Three places that have special memories for Fredo and Janey on their travels, are De Hoop in the Southern Cape, Ebb and Flow in the Wilderness and Storms River Mouth.
At De Hoop we were camping in the rustic camping site near the old De Hoop homestead, which is also the centre of the De Hoop National Park. From there one can visit Koppiealleen on the coast with its marvellous turquoise beaches and the rocks where the Oystercatchers thrive on the low tide when they pick the masses of mussels out of their shells on the rocks.
Around the camp site you can admire the animals, Zebra, Bontebok, Eland, Baboon and many other species – and if you like walking, you can walk along the road and admire the animals grazing or feeding virtually next to you. There is the bird life of the lagoon – and even the early morning raid by the rogue baboons at your campsite is an experience. The giant Milkwoods at the homestead seems to have stood there forever.
De Hoop is definitely worth regular visits, at different times of the year to enjoy not only the wild life, but the many plants and coastal shrubs in their various seasons.
For us, it is those magnificent beaches and that beautiful colour of the sea which will stand out. If you camp, make sure you lock everything away from a baboon visit. They stole Fredo’s weetbix in the early morning – ran just about ten yards away, and proceeded to eat the whole pack. Fredo said that he hoped the roughage would cause them severe tummy aches and endless constipation.
If you do not want to camp, you can book one of the bungalows – and there is also a good restaurant menu when it comes to food.
At Ebb and Flow Fredo and Janey parked the ‘baby elephant’ under the beautiful trees in the kloof – not knowing that the westerly wind would test our resolve later in the day. We woke up early in the morning and decided to take the 7 km walk to the Waterfall in the mountains. We normally walk between 5 and 10 kms on flat ground. Seven kms that day felt like 50 as we wound our way through the forest – and climbed what seemed like millions of stairs along the walkways. We crossed the river and marvelled in the ferns and indigenous trees – all marked with their names.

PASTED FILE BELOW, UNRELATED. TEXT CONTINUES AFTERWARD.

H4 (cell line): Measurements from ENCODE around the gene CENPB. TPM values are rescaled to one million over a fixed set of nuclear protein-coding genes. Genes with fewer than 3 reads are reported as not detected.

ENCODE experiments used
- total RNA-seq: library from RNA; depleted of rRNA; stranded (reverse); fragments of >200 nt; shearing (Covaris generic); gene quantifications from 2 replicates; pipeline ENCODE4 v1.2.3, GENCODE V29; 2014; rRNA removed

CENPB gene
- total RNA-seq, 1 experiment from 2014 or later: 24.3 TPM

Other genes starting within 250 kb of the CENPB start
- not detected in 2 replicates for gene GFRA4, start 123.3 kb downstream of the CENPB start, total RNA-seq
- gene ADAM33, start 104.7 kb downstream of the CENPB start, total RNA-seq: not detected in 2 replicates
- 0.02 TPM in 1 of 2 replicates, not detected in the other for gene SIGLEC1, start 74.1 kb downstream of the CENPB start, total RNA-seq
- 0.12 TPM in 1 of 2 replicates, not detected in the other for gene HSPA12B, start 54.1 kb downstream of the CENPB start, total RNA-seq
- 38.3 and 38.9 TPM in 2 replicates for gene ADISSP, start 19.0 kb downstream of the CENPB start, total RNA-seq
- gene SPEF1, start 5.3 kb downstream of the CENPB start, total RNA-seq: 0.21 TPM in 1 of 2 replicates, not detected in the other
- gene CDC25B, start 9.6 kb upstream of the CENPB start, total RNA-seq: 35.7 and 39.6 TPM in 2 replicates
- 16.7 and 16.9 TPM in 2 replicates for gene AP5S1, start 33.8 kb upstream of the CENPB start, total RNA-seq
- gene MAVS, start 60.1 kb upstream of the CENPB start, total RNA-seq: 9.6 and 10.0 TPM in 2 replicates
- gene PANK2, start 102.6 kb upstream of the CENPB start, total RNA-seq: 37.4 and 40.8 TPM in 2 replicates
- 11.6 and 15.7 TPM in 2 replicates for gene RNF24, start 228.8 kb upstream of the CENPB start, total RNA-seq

We did get to the Waterfall – and sat quietly experiencing the sound of the water cascading down and the almost overpowering silence of the forest. We finally got back – with those last kilometres feeling like the last ten of the Comrades. We were starving – and ended up at lunch in the town to replenish our resources.
When we came back – the westerly wind had come through and the campsite was a mess. We had to pack up very quickly to get to a more secure spot. We decided to move on towards Knysna where we found a funny little caravan park almost in the middle of the town – for the proverbial one night only. Early the next morning we waved it goodbye – never to return.
Our next stop was Storms River Mouth in the Tzitzikamma National Park. A friend told us of the only two camping spots where you are safe from the westerly wind – and we settled there – overlooking the magnificent ocean and watching the endless flights of the seagulls and duikers. Out to sea we could see porpoises at play and watched the whales rolling.
Memorable was the walk at the mouth – on those long suspensions bridges and walkways which either force you to climb steeply, or descend sharply. Janey does not like heights and Fredo recorded videos of her as she gingerly and cautiously crept down to lower levels.
Most magnificent was finding the breeding pair of seagulls and their nest – with two eggs in it. Fredo could not help zooming in – and recording the special moment.
Around the ‘baby elephant’ we braaied and Janey made us a beautiful lunch – with her salad being the envy of all walking past.
Yes, these are special memories – which should be repeated soon.